Logging threatens tribes in Peru's Amazon

PUCALLPA, Peru Mon Jul 21, 2008 10:17am EDT

Members of an Indian tribe are seen on a bank of a river in the jungle of Madre De Dios, Peru, September 18, 2007. REUTERS/INRENA/Handout

Members of an Indian tribe are seen on a bank of a river in the jungle of Madre De Dios, Peru, September 18, 2007.

Credit: Reuters/INRENA/Handout

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PUCALLPA, Peru (Reuters) - Delia Pacaya grew up in Peru's Amazon in a nomadic tribe that shunned contact with outsiders, but when loggers invaded the land she fled the virgin rain forest and settled in a tiny village.

Like many others born in the jungle, Pacaya says she felt threatened by loggers, who often cut beyond the reach of police. The result, environmental and human rights groups say, is the destruction of the Amazon and ancient tribal life.

"There were a lot of loggers and we were afraid," said Pacaya, now in her 20s, speaking Chitonawa and sitting in a three-sided hut, made from palm leaves, where her young son played and chickens pecked at the dirt floor.

Pacaya left her jungle tribe a decade ago and now farms a small plot on the Murunahua nature reserve in Peru's northeastern region of Ucayali. Most trappings of modern life escape her but some others, like nail polish and T-shirts, do not.

Although experts do not know for sure how many indigenous people have abandoned the rain forest and wound up in towns in recent years, they say former tribe members struggle to adapt and often fall to illnesses that their people had never before been exposed to.

"Uncontacted communities are in a very difficult situation. Most of them are being encroached on by loggers, among others, and their lives are in danger," said Beatriz Huertas, an anthropologist who often works with AIDESEP, a rights group.

Of more than 100 uncontacted tribes worldwide, more than half are thought to live along the Brazil-Peru border. In May, photographs taken near the border showed two Indian men covered in bright red pigment poised to fire arrows at an aircraft, apparently feeling threatened.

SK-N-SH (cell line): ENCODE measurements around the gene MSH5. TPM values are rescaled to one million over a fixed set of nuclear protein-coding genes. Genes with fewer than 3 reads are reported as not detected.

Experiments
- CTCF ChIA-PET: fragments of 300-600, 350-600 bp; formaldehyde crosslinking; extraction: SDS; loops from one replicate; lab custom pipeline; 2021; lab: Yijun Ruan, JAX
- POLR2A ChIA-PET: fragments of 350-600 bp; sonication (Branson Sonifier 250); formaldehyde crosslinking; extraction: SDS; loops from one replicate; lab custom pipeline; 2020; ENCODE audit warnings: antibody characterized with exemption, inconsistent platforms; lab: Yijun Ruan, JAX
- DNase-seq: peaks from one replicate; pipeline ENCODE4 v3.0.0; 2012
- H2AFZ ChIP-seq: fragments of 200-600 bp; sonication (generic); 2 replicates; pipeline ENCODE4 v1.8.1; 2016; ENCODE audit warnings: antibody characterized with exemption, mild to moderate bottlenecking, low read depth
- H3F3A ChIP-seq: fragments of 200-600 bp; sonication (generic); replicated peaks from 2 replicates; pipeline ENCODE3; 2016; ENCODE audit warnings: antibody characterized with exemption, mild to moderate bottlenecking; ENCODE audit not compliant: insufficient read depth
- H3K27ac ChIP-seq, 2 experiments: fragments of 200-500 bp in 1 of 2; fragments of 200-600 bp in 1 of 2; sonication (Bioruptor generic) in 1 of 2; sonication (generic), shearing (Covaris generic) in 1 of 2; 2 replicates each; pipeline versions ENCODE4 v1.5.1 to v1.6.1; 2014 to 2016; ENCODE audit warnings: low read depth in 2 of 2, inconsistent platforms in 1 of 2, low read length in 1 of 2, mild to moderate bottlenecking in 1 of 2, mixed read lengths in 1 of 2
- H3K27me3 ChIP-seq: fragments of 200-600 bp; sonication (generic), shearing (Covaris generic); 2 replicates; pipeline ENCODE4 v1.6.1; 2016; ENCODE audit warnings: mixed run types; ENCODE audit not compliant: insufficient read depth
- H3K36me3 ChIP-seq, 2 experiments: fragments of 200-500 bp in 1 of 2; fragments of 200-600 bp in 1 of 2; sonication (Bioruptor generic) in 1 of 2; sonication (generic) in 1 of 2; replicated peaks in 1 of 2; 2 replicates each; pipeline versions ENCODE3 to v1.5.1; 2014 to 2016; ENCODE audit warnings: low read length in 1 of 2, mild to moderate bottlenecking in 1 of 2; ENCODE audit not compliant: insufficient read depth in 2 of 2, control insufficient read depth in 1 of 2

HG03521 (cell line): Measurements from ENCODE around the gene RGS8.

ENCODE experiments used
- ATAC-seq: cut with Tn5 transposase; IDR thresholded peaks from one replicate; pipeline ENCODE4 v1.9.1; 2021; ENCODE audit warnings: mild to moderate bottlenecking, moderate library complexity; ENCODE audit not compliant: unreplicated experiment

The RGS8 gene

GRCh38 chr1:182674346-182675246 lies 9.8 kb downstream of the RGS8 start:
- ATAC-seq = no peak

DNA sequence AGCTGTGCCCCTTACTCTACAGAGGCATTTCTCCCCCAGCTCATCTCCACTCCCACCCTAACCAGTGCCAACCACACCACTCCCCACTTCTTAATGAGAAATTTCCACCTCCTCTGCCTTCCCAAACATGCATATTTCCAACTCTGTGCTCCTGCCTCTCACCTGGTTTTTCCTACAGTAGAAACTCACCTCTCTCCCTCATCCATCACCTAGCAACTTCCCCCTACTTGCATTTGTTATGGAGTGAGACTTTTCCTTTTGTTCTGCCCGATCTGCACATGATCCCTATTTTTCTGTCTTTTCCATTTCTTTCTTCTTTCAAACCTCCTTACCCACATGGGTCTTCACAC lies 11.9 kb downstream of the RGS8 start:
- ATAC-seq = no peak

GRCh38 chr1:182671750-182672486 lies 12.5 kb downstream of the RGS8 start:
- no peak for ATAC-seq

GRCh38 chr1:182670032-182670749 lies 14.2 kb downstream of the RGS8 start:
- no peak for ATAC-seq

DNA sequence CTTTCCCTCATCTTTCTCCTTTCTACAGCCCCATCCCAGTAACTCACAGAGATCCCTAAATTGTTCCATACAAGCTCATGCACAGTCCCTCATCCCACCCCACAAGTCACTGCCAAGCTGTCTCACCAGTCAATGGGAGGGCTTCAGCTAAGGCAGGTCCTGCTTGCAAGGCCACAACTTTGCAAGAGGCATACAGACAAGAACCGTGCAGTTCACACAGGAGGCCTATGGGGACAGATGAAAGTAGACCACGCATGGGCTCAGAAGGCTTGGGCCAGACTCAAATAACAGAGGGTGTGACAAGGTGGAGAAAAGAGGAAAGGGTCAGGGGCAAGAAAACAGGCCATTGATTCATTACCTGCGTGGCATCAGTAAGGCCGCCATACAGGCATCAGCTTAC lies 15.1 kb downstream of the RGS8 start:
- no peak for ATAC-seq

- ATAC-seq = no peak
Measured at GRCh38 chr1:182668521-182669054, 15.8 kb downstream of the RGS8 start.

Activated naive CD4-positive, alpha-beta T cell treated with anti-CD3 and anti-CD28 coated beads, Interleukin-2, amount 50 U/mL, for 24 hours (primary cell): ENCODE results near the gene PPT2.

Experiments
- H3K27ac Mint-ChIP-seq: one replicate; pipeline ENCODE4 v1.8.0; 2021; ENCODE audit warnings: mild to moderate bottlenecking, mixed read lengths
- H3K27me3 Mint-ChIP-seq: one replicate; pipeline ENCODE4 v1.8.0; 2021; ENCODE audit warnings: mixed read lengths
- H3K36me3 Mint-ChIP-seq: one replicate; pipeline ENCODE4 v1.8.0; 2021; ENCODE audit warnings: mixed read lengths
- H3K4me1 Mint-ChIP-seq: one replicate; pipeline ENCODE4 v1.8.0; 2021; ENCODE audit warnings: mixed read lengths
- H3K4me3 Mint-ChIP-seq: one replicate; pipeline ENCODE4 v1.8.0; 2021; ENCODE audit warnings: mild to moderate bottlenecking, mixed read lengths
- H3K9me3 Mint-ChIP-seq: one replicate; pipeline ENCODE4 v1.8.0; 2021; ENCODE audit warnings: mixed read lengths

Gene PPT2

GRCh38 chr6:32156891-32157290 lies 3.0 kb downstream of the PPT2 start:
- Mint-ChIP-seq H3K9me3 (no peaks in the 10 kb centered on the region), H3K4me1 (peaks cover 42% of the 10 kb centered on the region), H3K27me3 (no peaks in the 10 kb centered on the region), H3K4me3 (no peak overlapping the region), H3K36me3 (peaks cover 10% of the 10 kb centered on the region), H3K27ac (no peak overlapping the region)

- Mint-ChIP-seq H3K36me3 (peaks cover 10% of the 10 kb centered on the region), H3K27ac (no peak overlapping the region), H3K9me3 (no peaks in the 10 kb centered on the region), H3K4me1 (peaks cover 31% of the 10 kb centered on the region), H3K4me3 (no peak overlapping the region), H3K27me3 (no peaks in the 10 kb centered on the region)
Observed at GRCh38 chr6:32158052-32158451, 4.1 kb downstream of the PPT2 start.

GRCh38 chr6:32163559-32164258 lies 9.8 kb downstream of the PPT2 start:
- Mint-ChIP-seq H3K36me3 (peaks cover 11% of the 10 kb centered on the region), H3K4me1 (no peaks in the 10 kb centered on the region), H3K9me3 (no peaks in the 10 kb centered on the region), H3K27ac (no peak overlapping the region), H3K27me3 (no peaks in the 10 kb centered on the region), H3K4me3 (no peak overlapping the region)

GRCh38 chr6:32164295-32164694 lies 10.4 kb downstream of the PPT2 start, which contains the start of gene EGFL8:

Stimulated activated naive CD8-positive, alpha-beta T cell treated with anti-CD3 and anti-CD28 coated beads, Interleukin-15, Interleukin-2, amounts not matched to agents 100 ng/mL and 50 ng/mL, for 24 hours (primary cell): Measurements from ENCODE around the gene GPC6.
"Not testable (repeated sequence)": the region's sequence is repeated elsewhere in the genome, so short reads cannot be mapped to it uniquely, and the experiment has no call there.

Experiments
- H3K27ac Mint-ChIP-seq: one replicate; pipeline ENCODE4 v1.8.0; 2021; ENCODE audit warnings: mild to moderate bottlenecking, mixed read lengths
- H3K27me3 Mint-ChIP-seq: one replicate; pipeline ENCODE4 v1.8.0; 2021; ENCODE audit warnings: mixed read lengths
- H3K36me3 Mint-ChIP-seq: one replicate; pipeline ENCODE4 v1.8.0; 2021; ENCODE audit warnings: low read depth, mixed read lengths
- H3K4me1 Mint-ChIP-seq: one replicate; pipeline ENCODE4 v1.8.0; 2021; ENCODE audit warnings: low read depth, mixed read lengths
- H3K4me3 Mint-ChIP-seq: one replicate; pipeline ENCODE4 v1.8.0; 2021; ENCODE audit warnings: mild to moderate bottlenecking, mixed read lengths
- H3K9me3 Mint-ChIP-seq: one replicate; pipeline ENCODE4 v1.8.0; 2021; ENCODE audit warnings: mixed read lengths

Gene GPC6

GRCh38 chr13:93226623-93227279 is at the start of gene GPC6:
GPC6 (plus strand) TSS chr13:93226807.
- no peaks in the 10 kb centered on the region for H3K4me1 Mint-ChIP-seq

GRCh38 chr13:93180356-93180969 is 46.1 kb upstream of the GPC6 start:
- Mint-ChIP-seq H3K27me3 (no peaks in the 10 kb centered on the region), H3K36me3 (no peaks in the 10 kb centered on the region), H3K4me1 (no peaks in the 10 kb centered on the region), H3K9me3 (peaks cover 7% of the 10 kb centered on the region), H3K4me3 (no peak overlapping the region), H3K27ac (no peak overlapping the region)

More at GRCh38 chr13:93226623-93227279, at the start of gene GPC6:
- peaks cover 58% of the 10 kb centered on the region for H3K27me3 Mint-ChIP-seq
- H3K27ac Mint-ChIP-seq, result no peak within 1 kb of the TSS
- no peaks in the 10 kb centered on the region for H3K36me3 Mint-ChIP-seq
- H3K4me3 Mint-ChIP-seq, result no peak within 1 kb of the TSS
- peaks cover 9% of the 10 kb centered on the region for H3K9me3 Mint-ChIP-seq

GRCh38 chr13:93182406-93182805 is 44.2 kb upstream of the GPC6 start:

The photos reignited a debate between rights organizations and the government at a time when Peru is encouraging companies to explore for oil and gas in the jungle.

Peru's state-run energy agency Perupetro recently said it would exclude areas where isolated communities live from an auction of oil and gas lots. It was a sharp turnaround for Perupetro, which had previously cast doubt on the existence of remote jungle tribes.

Rights advocates applaud the move but said Peru must do more to prevent encroachment that threatens to expose tribes to deadly diseases. They say the government's plans fall short as nomadic tribes travel in and out of protected parks and enforcement is lax.

ILLEGAL LOGGING

Contact with outsiders has historically been disastrous for Peru's Indians. More than half of the Murunahua tribe died of colds and other illnesses after they were contacted by development workers for the first time in 1996.

An aerial shot of the Murunahua nature reserve shows circular spots of downed trees that scar an otherwise lush, green canopy.

Corruption, inadequate policing, poor local cooperation and rampant rural poverty all encourage illegal logging, said INRENA, the agency charged with protecting Peru's resources.

The government insists it is doing its best.

"People say Peru isn't interested in taking care of the tribes ... but we are," said Ronald Ibarra, director of indigenous affairs at the ministry for social development.

Huertas spoke of the dangers to indigenous groups as she stood next to a river that loggers use to move fallen trunks from the jungle to a plant where they are collected, processed and shipped.

Once trees arrive at the yard, it is tough to know where they came from, hindering efforts to combat illegal logging.

A policeman patrolling a processing plant near Pucallpa said both kinds of wood move through the yard, a sprawling complex piled high with cut lumber and mud-covered tractors.

"Some of it's legal, some of it's illegal," he said, declining to give his name.

(Writing by Dana Ford; Editing by Terry Wade and Kieran Murray)

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